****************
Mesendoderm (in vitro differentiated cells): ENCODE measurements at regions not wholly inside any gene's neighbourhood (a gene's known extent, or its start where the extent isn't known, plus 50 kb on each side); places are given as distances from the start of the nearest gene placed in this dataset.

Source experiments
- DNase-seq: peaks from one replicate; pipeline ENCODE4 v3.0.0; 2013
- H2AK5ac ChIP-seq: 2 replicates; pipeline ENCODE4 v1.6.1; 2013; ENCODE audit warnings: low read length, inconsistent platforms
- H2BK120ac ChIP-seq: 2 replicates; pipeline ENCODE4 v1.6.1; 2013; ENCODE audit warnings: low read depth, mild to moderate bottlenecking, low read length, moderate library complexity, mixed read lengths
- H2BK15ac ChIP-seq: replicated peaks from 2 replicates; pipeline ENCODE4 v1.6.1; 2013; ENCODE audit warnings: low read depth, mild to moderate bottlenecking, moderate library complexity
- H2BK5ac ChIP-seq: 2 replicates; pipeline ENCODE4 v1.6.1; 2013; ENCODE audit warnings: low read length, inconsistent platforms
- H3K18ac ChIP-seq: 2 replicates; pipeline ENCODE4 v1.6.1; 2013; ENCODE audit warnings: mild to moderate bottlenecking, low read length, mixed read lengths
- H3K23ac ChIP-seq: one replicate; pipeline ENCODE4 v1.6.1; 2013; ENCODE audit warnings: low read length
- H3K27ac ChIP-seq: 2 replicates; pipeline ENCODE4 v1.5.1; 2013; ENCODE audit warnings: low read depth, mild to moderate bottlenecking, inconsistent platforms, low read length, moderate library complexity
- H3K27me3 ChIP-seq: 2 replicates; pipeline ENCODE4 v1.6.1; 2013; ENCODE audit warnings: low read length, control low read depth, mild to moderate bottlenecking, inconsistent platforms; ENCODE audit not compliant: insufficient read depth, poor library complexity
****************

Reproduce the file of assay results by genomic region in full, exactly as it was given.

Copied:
Mesendoderm (in vitro differentiated cells): ENCODE measurements at regions not wholly inside any gene's neighbourhood (a gene's known extent, or its start where the extent isn't known, plus 50 kb on each side); places are given as distances from the start of the nearest gene placed in this dataset.

Source experiments
- DNase-seq: peaks from one replicate; pipeline ENCODE4 v3.0.0; 2013
- H2AK5ac ChIP-seq: 2 replicates; pipeline ENCODE4 v1.6.1; 2013; ENCODE audit warnings: low read length, inconsistent platforms
- H2BK120ac ChIP-seq: 2 replicates; pipeline ENCODE4 v1.6.1; 2013; ENCODE audit warnings: low read depth, mild to moderate bottlenecking, low read length, moderate library complexity, mixed read lengths
- H2BK15ac ChIP-seq: replicated peaks from 2 replicates; pipeline ENCODE4 v1.6.1; 2013; ENCODE audit warnings: low read depth, mild to moderate bottlenecking, moderate library complexity
- H2BK5ac ChIP-seq: 2 replicates; pipeline ENCODE4 v1.6.1; 2013; ENCODE audit warnings: low read length, inconsistent platforms
- H3K18ac ChIP-seq: 2 replicates; pipeline ENCODE4 v1.6.1; 2013; ENCODE audit warnings: mild to moderate bottlenecking, low read length, mixed read lengths
- H3K23ac ChIP-seq: one replicate; pipeline ENCODE4 v1.6.1; 2013; ENCODE audit warnings: low read length
- H3K27ac ChIP-seq: 2 replicates; pipeline ENCODE4 v1.5.1; 2013; ENCODE audit warnings: low read depth, mild to moderate bottlenecking, inconsistent platforms, low read length, moderate library complexity
- H3K27me3 ChIP-seq: 2 replicates; pipeline ENCODE4 v1.6.1; 2013; ENCODE audit warnings: low read length, control low read depth, mild to moderate bottlenecking, inconsistent platforms; ENCODE audit not compliant: insufficient read depth, poor library complexity